Councillor Millbank wanted to know if the Team inspected animal establishments/zoos.  It was explained that the Licensing Team took care of the pet shops and the Food, Health & Safety Team covered zoos and dangerous animals.


Referring to the National Food Hygiene Rating Scheme (scores on the doors), the Chairman felt that the food establishments that scored poorly should be displayed.  The Licensing & Business Support Manager said that the displaying of such certificates was not mandatory but may become so in the future.


In response to a question, all school kitchens were inspected.


Andrew Grimley, the Environmental Protection Team Leader, also provided Members with a detailed overview of the work covered by the Environmental Protection Team and how it supported licensing activities (presentation attached).


The Team covered a large area of work including:



         Air & water quality

         Planning Application Consultations

         Contaminated land

         Pest control service

         Dog warden service



In terms of licensing it was noise nuisance and assisting with licensing application consultations that linked the two services. 


Referring to water quality, the Team Leader explained that there was still a large amount of private water supplies that required inspections and that had to be tested on a regular basis.  Duties towards contaminated land were also a big issue.  There were currently several thousand contaminated sites across Breckland and although a large proportion of those had not caused any problems, if the sites were to be developed, it was the Team’s responsibility to ensure it was safe prior to development.


The links with the Licensing Team was primarily to prevent public nuisance across the District.  The work consisted of new licence applications for regulated entertainment, Temporary Event Notices (TEN) and noise disturbance from licensed premises.  Noise nuisance was a subjective issue and if the Team had serious concerns about an application, conditions would have to be agreed and applied such as closing doors and windows or having a noise limiter device installed.  Only in extreme situations would the Environmental Protection Team object to an application and breaches would be referred back to the Licensing Sub-Committee.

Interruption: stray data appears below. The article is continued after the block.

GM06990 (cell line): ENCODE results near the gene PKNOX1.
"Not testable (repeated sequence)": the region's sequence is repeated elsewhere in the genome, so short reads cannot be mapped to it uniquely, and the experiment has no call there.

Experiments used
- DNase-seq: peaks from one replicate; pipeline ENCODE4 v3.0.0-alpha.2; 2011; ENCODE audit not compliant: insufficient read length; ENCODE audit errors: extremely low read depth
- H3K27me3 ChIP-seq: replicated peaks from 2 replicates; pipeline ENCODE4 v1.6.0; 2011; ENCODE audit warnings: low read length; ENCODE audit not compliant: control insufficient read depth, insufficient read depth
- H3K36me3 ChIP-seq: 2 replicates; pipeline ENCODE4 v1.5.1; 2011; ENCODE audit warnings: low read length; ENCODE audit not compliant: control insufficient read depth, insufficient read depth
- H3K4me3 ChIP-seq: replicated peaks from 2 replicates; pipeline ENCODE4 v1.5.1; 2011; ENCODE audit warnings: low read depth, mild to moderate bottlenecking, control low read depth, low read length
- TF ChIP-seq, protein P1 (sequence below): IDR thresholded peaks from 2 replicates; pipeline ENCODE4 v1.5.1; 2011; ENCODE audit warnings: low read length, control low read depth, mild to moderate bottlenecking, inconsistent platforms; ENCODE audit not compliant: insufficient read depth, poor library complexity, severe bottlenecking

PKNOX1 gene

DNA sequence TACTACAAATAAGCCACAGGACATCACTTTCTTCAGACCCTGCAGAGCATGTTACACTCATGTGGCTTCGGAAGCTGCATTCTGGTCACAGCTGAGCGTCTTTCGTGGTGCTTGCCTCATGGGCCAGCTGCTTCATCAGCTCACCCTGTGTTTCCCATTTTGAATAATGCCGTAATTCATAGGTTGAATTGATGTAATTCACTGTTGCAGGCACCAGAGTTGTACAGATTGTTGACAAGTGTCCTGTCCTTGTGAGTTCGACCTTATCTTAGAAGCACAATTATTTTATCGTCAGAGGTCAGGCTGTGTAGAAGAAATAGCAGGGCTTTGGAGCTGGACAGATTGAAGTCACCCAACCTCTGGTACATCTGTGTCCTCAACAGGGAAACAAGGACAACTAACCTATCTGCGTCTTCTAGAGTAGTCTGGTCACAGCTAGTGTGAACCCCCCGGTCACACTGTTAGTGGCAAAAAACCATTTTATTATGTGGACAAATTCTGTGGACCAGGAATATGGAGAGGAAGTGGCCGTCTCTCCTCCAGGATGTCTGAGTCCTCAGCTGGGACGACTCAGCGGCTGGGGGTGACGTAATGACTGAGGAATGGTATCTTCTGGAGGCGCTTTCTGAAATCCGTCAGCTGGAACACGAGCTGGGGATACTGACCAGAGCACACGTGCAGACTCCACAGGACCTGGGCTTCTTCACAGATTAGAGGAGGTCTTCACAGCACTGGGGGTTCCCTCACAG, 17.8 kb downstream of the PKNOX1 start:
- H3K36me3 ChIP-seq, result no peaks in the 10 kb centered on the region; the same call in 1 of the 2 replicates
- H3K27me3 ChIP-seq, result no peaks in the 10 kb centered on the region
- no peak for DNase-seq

Statutory Nuisance and Regulated Entertainment and Noise leaflets were circulated.


Councillor Darby asked what the position would be if someone organised an event without applying for a TEN.  He also asked when an event became an event (i.e. the number of people).  Members were informed that if it involved regulated entertainment then a TEN should have been applied; this did not apply to private parties.  In response to the latter question, the Team Leader explained that if the event was for 300 plus people until the early hours then the Team would look into it.


Referring to noise nuisance, Councillor Lamb wanted to know how the Team dealt with complaints in relation to cockerels and church bells.  It was advised that the Team would have a duty to investigate but there was a balance that had to be taken into consideration; it was very much a subjective view.


Referring back to the TENs, it was clarified that these were time limited and were based on the activity - payment was not always an indicator for a TEN.


Councillor Armes asked if decibel levels had to be set for all entertainment.  Members were informed that this was not the case, the only decibel levels that were set came under the work noise environment.  In terms of noise nuisance, it depended on the location; if complaints were received about noise disturbance from large outdoor events then the Team would be obliged to investigate.  In terms of the noise limiter device, these could be set at a certain level but again it was very much subjective.


The Chairman highlighted the posting on Breckland’s Twitter page in relation to lost dogs which he had found very useful.


The Team Leaders were thanked for their presentations.